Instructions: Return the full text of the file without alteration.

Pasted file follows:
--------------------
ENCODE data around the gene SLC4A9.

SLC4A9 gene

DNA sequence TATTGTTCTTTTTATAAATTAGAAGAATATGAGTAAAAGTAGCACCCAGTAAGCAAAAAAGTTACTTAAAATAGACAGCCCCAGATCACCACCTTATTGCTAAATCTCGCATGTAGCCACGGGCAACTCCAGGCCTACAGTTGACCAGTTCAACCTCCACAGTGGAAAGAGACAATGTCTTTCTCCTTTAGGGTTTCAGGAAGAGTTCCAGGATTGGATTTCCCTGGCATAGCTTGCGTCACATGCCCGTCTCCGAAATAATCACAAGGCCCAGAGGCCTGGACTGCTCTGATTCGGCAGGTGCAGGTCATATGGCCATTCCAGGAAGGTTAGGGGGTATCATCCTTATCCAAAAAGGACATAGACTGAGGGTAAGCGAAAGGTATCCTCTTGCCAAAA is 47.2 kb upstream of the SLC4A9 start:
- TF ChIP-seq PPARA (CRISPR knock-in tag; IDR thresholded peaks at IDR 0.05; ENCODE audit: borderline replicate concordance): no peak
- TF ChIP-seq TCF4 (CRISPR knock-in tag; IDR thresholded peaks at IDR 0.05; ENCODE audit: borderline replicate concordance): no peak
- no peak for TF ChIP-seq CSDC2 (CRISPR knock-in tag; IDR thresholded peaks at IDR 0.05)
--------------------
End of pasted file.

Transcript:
ENCODE data around the gene SLC4A9.

SLC4A9 gene

DNA sequence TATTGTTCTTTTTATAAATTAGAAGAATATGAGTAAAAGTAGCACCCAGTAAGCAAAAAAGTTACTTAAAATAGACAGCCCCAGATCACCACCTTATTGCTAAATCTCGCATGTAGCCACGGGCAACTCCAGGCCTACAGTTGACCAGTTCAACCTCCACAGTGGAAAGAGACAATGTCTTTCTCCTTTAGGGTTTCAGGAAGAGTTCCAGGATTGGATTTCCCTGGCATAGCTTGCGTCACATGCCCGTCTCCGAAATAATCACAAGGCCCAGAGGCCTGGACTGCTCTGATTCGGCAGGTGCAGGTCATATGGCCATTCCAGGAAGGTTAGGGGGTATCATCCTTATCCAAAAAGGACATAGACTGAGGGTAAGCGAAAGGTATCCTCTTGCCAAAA is 47.2 kb upstream of the SLC4A9 start:
- TF ChIP-seq PPARA (CRISPR knock-in tag; IDR thresholded peaks at IDR 0.05; ENCODE audit: borderline replicate concordance): no peak
- TF ChIP-seq TCF4 (CRISPR knock-in tag; IDR thresholded peaks at IDR 0.05; ENCODE audit: borderline replicate concordance): no peak
- no peak for TF ChIP-seq CSDC2 (CRISPR knock-in tag; IDR thresholded peaks at IDR 0.05)